, , , , , , , , , , , , ,

Critics of President Obama’s decision to escalate America’s military involvement in the Middle East often bring up the danger of “blowback”: the repeated instances of advanced U.S. weapons transferred to allied forces winding up with enemy forces, from the Taliban in Afghanistan to ISIS in Iraq. I wish they’d train some of their fire on an even bigger, more worrisome example of at least potential blowback: the continuing transfer of militarily-relevant technology to a Chinese government whose growing aggressiveness in East Asia the president has resolved to counter with his decision to “pivot” more U.S. military forces to the region.

I’ve already detailed numerous cases of American high tech companies sharing with Chinese partners – including the Chinese government – the knowhow to develop hardware and software that can easily be used to develop better capabilities on both physical and cyber battlefields. But this rope-selling (to use Lenin’s vivid metaphor) continues apace – most recently with Intel’s decision to invest in and help Chinese companies produce better semiconductors.

At first glance, Intel’s move seems to pose no threat to U.S. national security, and to be vital for Intel’s own success going forward. The company has been lagging in producing semiconductors for smartphones and equally mobile tablets. China is the world’s largest smartphone market and leading manufacturing site. And Intel’s cooperation with Tsinghua Group will focus on developing chips for the cheapo but technologically advanced phones selling so well in low-income countries like China. The Tsinghua investment, moreover, builds on Intel’s establishment earlier this year of a Smart Device Innovation Center and $100 million venture fund in the same field, and tie-up with a Chinese fabless chip-maker. What not to like?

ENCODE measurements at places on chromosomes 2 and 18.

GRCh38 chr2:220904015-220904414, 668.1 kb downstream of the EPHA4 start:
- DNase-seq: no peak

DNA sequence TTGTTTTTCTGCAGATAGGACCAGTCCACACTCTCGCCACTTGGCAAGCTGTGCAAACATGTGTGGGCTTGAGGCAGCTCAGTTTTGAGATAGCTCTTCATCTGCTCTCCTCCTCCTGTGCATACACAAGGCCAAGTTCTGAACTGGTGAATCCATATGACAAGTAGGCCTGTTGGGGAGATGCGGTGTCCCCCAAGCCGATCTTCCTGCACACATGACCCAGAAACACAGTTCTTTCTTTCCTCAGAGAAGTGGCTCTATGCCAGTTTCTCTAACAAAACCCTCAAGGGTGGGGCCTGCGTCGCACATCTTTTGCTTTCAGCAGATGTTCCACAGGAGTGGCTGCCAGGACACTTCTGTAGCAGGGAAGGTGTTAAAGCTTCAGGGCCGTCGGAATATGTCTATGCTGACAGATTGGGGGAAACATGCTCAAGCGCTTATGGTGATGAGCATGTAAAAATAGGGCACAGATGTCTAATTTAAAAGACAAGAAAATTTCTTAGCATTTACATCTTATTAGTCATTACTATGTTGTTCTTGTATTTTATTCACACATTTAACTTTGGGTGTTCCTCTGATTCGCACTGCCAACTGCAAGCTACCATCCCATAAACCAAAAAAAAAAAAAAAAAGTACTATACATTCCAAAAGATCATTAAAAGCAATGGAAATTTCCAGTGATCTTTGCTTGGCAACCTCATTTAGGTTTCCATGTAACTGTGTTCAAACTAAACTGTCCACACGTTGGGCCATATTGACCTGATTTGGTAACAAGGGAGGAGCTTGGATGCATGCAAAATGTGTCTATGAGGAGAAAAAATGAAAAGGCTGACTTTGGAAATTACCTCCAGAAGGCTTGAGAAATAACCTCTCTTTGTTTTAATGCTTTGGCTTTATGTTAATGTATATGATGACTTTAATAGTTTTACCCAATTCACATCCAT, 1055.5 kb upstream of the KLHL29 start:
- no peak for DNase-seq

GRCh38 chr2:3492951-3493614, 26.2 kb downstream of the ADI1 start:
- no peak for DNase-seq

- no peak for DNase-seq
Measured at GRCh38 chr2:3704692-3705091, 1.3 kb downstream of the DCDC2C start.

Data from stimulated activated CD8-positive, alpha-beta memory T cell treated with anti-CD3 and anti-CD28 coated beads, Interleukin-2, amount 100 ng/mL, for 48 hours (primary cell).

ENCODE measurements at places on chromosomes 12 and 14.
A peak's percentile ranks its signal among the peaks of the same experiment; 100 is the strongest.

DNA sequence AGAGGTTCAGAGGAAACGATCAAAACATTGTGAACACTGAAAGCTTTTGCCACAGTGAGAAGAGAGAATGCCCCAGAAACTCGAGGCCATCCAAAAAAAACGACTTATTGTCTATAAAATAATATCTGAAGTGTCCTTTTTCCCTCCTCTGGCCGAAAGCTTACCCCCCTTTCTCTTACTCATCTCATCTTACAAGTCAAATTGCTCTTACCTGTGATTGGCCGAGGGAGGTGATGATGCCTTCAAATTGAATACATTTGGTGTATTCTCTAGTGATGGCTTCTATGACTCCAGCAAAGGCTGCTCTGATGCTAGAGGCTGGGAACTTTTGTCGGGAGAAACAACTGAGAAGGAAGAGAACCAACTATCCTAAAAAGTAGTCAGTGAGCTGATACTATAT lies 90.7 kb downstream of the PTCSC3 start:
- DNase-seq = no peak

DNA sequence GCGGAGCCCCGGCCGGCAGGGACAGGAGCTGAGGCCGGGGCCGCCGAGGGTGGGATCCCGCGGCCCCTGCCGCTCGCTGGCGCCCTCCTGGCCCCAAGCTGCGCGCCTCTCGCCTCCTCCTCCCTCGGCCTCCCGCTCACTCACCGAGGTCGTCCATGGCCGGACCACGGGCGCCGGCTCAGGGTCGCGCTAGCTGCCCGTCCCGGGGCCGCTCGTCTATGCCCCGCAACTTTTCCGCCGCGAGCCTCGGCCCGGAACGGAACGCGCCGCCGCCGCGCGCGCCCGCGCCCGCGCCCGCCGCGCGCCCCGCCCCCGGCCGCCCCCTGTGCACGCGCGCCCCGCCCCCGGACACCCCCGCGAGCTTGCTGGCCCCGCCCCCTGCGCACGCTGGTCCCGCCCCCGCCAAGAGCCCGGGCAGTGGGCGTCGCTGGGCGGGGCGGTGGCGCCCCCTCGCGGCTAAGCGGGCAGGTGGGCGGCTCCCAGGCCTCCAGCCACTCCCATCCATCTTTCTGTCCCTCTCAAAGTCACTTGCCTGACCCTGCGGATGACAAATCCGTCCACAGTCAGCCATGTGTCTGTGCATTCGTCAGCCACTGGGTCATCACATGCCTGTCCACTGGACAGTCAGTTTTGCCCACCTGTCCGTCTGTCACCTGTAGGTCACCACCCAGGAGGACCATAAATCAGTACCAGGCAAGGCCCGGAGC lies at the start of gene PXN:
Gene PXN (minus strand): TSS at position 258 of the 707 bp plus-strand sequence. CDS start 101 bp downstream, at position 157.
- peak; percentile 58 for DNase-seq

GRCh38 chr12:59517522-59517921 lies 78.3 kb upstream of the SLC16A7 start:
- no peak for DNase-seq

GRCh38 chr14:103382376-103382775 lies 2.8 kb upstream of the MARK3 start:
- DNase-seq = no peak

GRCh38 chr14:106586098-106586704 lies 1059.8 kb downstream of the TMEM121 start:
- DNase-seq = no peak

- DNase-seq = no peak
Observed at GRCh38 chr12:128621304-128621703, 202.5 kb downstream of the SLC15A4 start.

Certainly, however, Intel’s China strategy, raises important economic issues. Apparently, the company sees no prospect of supplying huge third world markets for mobile devices with equally impressive growth credentials from the United States. That would sure be a nice new source of American export growth – as well as GDP growth and hiring. But because so much of U.S and world production (including assembly) of electronics and infotech products has been offshored to China, China is now the natural choice for producing new components for these devices.

Intel’s new investments are also problematic from a free trade standpoint. After all, its newest China partner is an arm of the Chinese government. And in its own announcement of the Intel deal, that government issued a reminder that “It has become a national priority of China to grow its semiconductor industry” and predicted that the team-up “will accelerate the technology development and further strengthen the competitiveness and market position of Chinese semiconductor companies.”

In other words, from China’s standpoint, it’s not just about semiconductors for consumer products. It’s about China’s officially supported and subsidized drive to become an even bigger player in global technology markets. How does enabling such Chinese government industrial policy increase the global economic efficiency that’s a fundamental stated rationale for freer global trade and investment? And how does strengthening China’s tech sector help the U.S. economy?

But China’s ambitions also threaten the Obama pivot. And because the pivot increases U.S. exposure to conflict in East Asia, they threaten American security as well. Technological capability is a foundation of national military strength, and even if the new Intel China operations simply improved Chinese prowess in telecommunications, sending and processing massive amounts of information accurately and quickly is a major component of the military edge America holds over China and other rivals. By further strengthening China’s technology base, Intel (and all the other American companies that have bolstered China’s capabilities) is helping to reduce that margin of U.S. superiority.

As a result, the President’s pivot and his apparent “What, me worry?” approach to U.S. corporate moves that strengthen the Chinese military keep raising the odds of the United States fighting an enemy it keeps helping to arm. It’s hard to imagine a worse and more unnecessary lose-lose proposition for America’s military and the nation’s overall security.